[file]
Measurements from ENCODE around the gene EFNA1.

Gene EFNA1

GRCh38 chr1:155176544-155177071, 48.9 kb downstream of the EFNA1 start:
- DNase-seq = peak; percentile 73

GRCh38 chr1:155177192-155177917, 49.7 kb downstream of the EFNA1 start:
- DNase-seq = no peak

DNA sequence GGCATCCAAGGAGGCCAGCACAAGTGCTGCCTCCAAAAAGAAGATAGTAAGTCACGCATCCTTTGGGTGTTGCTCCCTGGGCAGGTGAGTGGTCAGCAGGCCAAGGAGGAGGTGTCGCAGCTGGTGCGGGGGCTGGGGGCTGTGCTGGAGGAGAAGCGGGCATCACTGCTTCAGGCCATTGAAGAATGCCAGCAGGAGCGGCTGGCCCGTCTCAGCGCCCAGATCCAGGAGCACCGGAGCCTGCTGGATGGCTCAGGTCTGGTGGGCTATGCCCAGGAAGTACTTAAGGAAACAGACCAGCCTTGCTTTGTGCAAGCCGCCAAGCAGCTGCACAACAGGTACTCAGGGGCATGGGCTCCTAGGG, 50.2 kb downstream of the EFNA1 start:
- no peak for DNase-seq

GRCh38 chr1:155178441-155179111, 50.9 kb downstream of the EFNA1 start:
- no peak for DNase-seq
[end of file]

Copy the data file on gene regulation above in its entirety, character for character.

Measurements from ENCODE around the gene EFNA1.

Gene EFNA1

GRCh38 chr1:155176544-155177071, 48.9 kb downstream of the EFNA1 start:
- DNase-seq = peak; percentile 73

GRCh38 chr1:155177192-155177917, 49.7 kb downstream of the EFNA1 start:
- DNase-seq = no peak

DNA sequence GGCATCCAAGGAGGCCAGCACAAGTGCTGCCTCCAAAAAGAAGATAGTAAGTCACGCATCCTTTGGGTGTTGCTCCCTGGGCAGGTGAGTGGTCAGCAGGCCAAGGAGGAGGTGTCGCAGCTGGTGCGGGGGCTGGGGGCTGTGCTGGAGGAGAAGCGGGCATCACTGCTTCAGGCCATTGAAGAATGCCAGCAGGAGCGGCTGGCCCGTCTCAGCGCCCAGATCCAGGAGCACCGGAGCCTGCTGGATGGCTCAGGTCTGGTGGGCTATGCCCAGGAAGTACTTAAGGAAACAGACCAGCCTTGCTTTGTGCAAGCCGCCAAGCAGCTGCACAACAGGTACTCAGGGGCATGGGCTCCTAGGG, 50.2 kb downstream of the EFNA1 start:
- no peak for DNase-seq

GRCh38 chr1:155178441-155179111, 50.9 kb downstream of the EFNA1 start:
- no peak for DNase-seq